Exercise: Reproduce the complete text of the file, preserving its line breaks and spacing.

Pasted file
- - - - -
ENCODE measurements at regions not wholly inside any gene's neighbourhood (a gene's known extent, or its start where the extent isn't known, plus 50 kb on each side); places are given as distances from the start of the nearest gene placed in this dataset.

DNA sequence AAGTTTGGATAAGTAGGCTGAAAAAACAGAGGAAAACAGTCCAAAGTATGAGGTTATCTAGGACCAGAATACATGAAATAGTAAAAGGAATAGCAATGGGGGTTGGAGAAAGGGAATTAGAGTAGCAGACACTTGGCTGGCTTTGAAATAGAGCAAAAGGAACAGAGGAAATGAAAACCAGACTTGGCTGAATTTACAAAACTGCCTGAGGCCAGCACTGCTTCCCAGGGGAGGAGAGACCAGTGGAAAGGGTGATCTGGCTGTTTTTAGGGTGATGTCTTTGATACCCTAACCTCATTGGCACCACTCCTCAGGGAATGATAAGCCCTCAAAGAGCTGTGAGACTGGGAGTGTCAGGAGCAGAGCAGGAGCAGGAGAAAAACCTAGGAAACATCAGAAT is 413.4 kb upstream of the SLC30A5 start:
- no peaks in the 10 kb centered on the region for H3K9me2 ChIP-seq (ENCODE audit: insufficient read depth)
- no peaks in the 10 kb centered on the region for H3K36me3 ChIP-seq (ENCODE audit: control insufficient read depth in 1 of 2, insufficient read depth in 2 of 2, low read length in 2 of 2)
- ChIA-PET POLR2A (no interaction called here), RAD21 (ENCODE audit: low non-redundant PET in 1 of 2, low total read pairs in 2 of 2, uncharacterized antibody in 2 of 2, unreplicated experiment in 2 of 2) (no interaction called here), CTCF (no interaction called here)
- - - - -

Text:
ENCODE measurements at regions not wholly inside any gene's neighbourhood (a gene's known extent, or its start where the extent isn't known, plus 50 kb on each side); places are given as distances from the start of the nearest gene placed in this dataset.

DNA sequence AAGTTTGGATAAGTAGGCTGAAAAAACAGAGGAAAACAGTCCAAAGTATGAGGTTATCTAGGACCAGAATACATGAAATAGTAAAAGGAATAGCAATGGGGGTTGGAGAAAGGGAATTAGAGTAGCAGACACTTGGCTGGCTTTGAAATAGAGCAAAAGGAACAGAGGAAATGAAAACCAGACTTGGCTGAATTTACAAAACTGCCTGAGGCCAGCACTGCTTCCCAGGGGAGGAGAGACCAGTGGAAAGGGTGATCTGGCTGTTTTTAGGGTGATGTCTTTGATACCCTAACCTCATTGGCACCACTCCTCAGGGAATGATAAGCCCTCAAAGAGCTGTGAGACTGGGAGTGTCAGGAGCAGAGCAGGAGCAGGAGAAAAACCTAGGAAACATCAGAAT is 413.4 kb upstream of the SLC30A5 start:
- no peaks in the 10 kb centered on the region for H3K9me2 ChIP-seq (ENCODE audit: insufficient read depth)
- no peaks in the 10 kb centered on the region for H3K36me3 ChIP-seq (ENCODE audit: control insufficient read depth in 1 of 2, insufficient read depth in 2 of 2, low read length in 2 of 2)
- ChIA-PET POLR2A (no interaction called here), RAD21 (ENCODE audit: low non-redundant PET in 1 of 2, low total read pairs in 2 of 2, uncharacterized antibody in 2 of 2, unreplicated experiment in 2 of 2) (no interaction called here), CTCF (no interaction called here)